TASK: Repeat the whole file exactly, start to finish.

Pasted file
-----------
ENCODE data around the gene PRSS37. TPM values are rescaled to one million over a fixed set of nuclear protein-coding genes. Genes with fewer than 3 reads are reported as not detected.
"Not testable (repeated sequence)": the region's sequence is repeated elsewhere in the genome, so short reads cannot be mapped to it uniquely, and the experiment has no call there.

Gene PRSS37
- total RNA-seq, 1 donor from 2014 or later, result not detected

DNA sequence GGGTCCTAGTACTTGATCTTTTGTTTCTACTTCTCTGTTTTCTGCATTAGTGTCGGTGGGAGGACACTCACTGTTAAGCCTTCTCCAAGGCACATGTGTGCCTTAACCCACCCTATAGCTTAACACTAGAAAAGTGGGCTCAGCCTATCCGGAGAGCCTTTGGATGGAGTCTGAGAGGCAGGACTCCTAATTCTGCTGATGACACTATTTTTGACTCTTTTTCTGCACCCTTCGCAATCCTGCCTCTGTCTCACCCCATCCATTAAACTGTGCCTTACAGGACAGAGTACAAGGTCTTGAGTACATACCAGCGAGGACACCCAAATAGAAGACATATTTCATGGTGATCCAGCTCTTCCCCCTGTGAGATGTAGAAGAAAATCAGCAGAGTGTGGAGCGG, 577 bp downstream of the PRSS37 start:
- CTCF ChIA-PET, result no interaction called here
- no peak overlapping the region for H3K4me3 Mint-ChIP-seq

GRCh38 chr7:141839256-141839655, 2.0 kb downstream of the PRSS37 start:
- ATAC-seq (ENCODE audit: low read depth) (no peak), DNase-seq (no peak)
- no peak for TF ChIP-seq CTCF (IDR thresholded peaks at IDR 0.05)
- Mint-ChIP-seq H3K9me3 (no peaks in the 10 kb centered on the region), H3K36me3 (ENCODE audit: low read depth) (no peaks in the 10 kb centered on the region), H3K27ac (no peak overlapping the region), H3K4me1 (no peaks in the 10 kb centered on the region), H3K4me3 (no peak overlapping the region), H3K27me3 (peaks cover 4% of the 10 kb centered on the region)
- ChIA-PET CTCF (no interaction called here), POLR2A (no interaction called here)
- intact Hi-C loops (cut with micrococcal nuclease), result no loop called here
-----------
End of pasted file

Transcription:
ENCODE data around the gene PRSS37. TPM values are rescaled to one million over a fixed set of nuclear protein-coding genes. Genes with fewer than 3 reads are reported as not detected.
"Not testable (repeated sequence)": the region's sequence is repeated elsewhere in the genome, so short reads cannot be mapped to it uniquely, and the experiment has no call there.

Gene PRSS37
- total RNA-seq, 1 donor from 2014 or later, result not detected

DNA sequence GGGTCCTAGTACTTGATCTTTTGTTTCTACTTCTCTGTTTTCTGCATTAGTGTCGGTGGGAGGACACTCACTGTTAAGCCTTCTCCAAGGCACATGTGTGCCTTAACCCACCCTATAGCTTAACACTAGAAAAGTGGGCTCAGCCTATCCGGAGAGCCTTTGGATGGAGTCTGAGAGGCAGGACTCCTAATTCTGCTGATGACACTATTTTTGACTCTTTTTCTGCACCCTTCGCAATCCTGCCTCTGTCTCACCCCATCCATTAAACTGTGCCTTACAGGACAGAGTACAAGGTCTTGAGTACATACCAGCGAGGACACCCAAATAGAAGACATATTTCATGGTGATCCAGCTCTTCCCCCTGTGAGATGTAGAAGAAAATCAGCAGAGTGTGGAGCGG, 577 bp downstream of the PRSS37 start:
- CTCF ChIA-PET, result no interaction called here
- no peak overlapping the region for H3K4me3 Mint-ChIP-seq

GRCh38 chr7:141839256-141839655, 2.0 kb downstream of the PRSS37 start:
- ATAC-seq (ENCODE audit: low read depth) (no peak), DNase-seq (no peak)
- no peak for TF ChIP-seq CTCF (IDR thresholded peaks at IDR 0.05)
- Mint-ChIP-seq H3K9me3 (no peaks in the 10 kb centered on the region), H3K36me3 (ENCODE audit: low read depth) (no peaks in the 10 kb centered on the region), H3K27ac (no peak overlapping the region), H3K4me1 (no peaks in the 10 kb centered on the region), H3K4me3 (no peak overlapping the region), H3K27me3 (peaks cover 4% of the 10 kb centered on the region)
- ChIA-PET CTCF (no interaction called here), POLR2A (no interaction called here)
- intact Hi-C loops (cut with micrococcal nuclease), result no loop called here